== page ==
Things are changing.

There is little doubt that our woodlands provide a multitude of public benefits like clean water and air, wildlife habitat, flood mitigation, forest products, recreational opportunities, and more.

So it should be of little surprise that healthy thriving woodlands are one of our best tools to buffer us against the deleterious impacts of climate change. Our forests have always endured natural stresses and disturbances like fires, storms, drought, insects and pathogens and human caused disturbances like deforestation, fragmentation, and invasive species introductions. The impacts of climate change in our region will certainly exacerbate these stresses and alter the composition of our forests in various ways. The US Forest Service’s Mid-Atlantic forest ecosystem vulnerability assessment and synthesis is a comprehensive resource that elucidates the various changes we are likely to see in our forests from the impacts of a changing climate.

Unlike the western United States where drought is predicted to worsen, the east will likely see an increase in overall annual rainfall due to climate change. The pattern of this precipitation, however, is predicted to change too. Our region will likely see an increase in precipitation in the winter and spring and potential longer periods of drought in the summer and fall. We will also see more frequent and intense storms. Climate change is already lengthening our growing season while shortening the periods of cold winter temperatures. Although several of our forest trees will respond positively to a longer growing season and the increase in CO2, these conditions are also quite advantageous for the proliferation of noxious plants and insects. Many invasive plants establish successfully because they already break bud earlier and go dormant later than our native deciduous vegetation, which aids them in their production and storage of food reserves. Many forest insect pest populations will expand as they are no longer subjugated to the natural control provided by long periods of below-freezing temperatures.

The species composition of our forests has consistently changed over the millennium and will likely continue under the stresses of new climatic conditions. According to the assessment, species that can tolerate warmer and periodic drier summers and fall like black oak, northern red oak, pignut hickory, sweetgum, and white oak and yellow pines will succeed while species that favor moist (mesic) soil conditions like white pine, sugar maple, American beech, eastern hemlock and red spruce will likely be diminished in our region (see the assessment for a comprehensive list of species). Our forest types that have been shaped by disturbance regimes over the millennia like oak/hickory and oak/pine will likely not change dramatically. However, the unique forests of our region like montane spruce-fir in the high elevations of the Appalachians and lowland conifer forest communities are determined to be the most vulnerable ecosystems due to higher temperatures and varying soil moisture regimes in the summer and fall. Maritime and tidal swamp forest communities are also determined to be vulnerable ecosystems in the coastal plain region due to climate change’s impacts on sea level rise, storm surges and saltwater intrusion.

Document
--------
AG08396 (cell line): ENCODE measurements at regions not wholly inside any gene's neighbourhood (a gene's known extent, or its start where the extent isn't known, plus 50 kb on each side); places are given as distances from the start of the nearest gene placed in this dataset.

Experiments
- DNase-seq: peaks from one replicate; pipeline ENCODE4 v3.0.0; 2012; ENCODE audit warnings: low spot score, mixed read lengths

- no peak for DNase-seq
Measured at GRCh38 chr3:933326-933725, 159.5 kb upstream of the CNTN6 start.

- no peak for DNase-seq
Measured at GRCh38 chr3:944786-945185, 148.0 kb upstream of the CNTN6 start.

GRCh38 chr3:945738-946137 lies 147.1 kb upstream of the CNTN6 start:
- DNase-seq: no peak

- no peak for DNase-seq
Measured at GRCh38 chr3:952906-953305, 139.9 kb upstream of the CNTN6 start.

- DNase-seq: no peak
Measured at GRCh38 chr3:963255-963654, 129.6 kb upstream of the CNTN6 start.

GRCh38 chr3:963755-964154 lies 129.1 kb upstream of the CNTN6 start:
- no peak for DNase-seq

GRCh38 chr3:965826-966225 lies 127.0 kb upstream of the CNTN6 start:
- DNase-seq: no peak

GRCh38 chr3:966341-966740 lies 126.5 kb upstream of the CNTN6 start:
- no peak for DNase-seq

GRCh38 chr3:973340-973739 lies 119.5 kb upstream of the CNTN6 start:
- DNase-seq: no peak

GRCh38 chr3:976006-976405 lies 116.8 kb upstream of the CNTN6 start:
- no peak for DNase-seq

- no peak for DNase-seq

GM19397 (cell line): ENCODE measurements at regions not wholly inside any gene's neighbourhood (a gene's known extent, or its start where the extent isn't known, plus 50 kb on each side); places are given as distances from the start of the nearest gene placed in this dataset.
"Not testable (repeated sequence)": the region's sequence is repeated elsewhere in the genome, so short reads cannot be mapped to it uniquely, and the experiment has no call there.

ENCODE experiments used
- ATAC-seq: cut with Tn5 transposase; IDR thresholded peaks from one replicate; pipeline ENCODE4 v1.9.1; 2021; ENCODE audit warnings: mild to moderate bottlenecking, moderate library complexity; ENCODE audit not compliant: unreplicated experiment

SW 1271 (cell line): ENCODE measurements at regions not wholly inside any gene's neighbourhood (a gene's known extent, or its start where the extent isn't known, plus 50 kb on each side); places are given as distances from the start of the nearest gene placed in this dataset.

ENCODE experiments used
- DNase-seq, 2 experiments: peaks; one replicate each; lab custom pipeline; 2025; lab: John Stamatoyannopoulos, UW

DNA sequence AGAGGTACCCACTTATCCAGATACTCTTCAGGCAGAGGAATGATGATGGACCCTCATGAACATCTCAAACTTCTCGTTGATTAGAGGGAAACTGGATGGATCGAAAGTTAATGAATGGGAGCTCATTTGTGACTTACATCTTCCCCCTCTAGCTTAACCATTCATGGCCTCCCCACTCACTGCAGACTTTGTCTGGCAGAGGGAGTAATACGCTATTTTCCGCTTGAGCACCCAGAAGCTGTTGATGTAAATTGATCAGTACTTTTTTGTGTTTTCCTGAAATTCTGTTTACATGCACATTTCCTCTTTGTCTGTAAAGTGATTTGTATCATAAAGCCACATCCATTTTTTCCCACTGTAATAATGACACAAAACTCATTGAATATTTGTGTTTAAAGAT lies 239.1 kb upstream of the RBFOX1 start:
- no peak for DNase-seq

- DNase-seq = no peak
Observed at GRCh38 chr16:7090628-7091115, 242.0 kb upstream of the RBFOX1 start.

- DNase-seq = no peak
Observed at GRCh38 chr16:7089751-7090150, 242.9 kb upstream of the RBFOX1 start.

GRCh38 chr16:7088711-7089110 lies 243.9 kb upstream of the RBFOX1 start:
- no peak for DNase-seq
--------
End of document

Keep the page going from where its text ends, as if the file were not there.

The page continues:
Managing the health and vitality of your woodland is necessary to help it adapt to and temper a fastly changing climate. Management actions can be implemented on your property through the guidance of a forest management plan developed by a professional forester. Controlling invasive plants is a management action that helps existing trees grow and sequester carbon while also allowing for new trees to regenerate. Thinning a crowded stand of trees in your forest reduces the stress of competition and allows the remaining trees to vigorously grow in response to the additional light and better defend against the threats of insects and pathogens. Promoting a diversity of species within your woods helps to buffer it from a variable climate and soil moisture regimes mentioned earlier. Periodic harvests can also generate renewable forest products that can lock carbon up for decades while regenerating new growth in the forest. Ensuring that your forester and loggers are implementing the best forestry practices to limit soil disturbance and protect residual trees after the harvest allows for a continuation of carbon storage and sequestration while the new forest emerges. The American Forest Foundation and Nature Conservancy have developed their Family Forest Carbon Program to help private woodland owners convert their management actions that enhance carbon sequestration into income through voluntary carbon markets.

Reforesting open land on your property is a key strategy to sequester carbon both in the tree tissue and the soil while also helping landowners attain other management goals. Both Maryland and Pennsylvania have set reforestation goals in their respective 5 Million Tree Initiative and the Keystone 10 million Trees Partnership. Successful reforestation requires planting the most suitable tree species for the specific site conditions of the parcel and providing maintenance care for the new forest until it is established. There are several public and NGO conservation programs available to support reforestation endeavors including several with the Alliance for the Chesapeake Bay.

Forests provide us all with essential and enduring benefits. We just need to help them help us.